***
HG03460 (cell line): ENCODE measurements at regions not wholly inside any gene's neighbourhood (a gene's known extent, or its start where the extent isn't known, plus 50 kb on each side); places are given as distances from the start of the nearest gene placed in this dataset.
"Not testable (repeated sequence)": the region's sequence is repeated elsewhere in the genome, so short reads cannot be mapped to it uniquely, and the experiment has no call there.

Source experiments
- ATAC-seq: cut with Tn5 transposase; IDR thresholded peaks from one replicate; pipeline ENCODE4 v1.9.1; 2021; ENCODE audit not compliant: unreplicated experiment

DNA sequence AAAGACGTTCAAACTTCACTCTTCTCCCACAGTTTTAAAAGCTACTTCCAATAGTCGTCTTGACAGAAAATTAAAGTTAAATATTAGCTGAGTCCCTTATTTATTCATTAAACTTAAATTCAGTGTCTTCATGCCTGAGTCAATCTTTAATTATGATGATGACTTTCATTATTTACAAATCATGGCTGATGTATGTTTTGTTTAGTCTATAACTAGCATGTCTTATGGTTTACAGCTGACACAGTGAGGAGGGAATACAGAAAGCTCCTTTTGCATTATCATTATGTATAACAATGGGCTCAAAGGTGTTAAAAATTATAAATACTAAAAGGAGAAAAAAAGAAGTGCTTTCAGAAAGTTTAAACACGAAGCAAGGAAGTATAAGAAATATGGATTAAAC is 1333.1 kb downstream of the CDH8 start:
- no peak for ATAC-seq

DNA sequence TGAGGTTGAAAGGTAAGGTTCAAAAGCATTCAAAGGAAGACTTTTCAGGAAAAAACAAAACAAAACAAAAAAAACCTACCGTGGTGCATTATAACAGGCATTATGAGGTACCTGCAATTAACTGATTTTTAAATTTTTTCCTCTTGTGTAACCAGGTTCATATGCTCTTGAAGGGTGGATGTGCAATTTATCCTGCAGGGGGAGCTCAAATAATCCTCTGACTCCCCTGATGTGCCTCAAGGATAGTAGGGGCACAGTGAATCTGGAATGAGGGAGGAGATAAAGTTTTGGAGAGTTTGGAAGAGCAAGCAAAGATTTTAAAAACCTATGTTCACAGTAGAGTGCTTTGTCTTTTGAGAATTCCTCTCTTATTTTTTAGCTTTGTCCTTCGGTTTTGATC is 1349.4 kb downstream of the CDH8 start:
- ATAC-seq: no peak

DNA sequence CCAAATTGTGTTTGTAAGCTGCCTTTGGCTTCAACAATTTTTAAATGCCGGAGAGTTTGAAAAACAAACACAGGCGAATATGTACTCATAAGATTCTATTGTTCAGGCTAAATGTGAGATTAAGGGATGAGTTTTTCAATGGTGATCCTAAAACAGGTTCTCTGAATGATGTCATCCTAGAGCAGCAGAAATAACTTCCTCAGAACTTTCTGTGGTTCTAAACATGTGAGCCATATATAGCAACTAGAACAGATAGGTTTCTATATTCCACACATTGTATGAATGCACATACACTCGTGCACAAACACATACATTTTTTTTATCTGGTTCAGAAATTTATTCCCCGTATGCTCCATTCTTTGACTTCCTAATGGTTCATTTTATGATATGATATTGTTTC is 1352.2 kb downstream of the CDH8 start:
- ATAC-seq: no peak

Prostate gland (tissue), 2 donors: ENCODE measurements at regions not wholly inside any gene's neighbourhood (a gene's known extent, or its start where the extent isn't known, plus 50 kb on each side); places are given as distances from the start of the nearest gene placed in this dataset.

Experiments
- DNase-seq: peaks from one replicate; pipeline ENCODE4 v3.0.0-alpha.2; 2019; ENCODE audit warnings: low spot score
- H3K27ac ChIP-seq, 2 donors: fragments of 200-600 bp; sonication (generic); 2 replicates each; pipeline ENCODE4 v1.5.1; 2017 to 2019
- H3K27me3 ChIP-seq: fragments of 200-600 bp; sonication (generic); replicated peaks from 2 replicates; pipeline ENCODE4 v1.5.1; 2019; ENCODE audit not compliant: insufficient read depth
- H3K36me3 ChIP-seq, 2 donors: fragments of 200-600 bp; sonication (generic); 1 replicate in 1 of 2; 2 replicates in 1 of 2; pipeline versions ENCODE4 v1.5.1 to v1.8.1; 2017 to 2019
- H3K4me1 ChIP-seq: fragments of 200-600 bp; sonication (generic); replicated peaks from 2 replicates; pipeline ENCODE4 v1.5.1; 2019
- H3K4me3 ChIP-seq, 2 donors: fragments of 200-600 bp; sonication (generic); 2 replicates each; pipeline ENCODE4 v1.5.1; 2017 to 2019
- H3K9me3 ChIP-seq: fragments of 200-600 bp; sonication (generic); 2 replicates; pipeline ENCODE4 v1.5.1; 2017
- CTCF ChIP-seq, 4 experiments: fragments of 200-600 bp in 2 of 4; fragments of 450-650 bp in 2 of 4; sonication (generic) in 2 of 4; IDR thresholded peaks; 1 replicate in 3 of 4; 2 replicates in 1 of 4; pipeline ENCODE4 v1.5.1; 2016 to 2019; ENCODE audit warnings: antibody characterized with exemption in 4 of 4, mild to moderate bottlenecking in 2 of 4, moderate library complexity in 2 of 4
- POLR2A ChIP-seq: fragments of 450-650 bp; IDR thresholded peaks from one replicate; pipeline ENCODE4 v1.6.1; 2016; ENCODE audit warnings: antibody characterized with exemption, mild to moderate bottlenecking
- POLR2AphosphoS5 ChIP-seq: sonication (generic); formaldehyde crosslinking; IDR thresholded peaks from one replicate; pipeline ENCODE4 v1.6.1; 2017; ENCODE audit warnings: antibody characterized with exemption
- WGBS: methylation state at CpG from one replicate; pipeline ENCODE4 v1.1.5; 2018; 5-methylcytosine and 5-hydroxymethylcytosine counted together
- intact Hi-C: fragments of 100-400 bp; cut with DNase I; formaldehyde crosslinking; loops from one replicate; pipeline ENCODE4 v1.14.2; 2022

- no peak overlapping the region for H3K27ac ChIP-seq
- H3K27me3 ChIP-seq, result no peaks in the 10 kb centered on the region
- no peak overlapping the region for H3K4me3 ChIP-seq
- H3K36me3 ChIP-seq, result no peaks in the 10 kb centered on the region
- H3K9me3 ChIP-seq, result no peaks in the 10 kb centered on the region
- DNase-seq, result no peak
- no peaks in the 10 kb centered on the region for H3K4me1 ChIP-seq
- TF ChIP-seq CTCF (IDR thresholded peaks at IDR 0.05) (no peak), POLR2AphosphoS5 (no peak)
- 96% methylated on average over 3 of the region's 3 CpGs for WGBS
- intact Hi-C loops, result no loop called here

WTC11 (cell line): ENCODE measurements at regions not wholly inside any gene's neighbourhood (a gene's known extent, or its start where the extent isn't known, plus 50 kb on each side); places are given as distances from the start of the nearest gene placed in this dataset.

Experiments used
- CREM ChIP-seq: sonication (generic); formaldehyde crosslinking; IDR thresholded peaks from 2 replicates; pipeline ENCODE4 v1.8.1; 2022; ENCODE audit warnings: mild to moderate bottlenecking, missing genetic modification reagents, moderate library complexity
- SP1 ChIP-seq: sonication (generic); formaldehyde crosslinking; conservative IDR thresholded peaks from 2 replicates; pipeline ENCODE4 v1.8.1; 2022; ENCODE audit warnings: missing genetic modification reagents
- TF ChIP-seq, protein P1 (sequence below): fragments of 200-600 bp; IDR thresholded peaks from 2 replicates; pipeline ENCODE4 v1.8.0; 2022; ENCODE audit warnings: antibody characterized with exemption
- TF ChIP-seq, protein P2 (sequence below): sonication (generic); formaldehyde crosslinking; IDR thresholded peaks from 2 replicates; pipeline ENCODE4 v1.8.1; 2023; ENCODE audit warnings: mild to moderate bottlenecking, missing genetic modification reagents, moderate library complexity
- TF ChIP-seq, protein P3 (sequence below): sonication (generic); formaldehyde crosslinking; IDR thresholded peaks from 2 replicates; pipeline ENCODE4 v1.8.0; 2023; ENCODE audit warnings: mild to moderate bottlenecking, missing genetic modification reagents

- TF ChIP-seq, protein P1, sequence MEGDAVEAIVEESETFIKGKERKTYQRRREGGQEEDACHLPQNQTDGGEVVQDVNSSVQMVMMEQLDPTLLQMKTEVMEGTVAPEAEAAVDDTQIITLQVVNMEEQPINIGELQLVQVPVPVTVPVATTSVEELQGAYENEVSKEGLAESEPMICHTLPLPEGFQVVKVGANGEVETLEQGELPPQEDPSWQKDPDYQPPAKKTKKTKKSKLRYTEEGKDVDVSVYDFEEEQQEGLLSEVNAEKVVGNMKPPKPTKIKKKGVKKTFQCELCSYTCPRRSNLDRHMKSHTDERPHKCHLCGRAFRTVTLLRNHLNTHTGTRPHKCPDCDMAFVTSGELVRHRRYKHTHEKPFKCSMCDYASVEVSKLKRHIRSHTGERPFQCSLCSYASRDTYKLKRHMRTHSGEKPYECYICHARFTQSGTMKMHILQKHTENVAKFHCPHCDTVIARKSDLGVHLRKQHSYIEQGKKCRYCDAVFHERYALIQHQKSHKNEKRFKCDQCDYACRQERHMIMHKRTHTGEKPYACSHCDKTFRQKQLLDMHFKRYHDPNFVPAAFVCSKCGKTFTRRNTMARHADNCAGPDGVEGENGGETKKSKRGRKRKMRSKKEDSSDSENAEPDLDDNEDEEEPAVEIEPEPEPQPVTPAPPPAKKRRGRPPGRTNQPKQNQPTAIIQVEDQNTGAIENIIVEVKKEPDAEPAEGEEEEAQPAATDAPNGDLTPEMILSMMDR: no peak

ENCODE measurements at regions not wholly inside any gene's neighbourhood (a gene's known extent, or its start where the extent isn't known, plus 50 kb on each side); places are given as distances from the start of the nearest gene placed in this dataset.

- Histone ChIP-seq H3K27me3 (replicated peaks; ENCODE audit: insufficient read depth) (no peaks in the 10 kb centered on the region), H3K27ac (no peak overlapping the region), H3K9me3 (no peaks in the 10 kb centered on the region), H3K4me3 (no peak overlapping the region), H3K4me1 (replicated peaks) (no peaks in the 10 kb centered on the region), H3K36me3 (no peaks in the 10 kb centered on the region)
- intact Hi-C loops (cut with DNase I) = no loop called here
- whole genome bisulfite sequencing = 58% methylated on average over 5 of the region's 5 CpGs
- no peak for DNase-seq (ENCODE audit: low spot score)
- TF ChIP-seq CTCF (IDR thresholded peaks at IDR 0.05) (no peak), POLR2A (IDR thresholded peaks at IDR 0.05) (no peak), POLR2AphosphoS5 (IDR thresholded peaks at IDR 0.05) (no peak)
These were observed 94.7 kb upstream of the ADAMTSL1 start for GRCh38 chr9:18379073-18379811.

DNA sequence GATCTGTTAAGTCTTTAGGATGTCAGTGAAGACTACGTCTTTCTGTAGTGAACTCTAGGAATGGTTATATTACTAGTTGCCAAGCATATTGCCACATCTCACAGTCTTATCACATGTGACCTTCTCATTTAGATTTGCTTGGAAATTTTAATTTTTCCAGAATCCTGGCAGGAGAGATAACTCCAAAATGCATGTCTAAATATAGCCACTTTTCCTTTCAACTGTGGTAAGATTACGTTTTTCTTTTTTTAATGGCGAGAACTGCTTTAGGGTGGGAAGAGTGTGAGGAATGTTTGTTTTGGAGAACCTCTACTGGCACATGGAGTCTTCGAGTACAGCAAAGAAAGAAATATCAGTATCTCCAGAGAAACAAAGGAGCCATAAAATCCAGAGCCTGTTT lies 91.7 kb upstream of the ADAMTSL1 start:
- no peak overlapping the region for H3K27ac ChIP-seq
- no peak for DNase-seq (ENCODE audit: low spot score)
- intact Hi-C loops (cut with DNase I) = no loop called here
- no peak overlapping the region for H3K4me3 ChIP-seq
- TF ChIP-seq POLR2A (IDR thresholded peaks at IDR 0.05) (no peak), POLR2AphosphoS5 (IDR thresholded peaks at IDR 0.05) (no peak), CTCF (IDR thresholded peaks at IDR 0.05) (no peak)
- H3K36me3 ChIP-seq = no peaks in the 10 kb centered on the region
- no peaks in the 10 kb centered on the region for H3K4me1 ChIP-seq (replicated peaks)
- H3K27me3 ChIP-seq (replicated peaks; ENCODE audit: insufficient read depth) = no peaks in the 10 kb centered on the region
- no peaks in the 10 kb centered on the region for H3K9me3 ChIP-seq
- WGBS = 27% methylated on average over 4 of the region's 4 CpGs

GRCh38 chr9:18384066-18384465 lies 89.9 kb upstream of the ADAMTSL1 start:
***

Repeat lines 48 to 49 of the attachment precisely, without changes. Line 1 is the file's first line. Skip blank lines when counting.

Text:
- TF ChIP-seq CTCF (IDR thresholded peaks at IDR 0.05) (no peak), POLR2A (IDR thresholded peaks at IDR 0.05) (no peak), POLR2AphosphoS5 (IDR thresholded peaks at IDR 0.05) (no peak)
These were observed 94.7 kb upstream of the ADAMTSL1 start for GRCh38 chr9:18379073-18379811.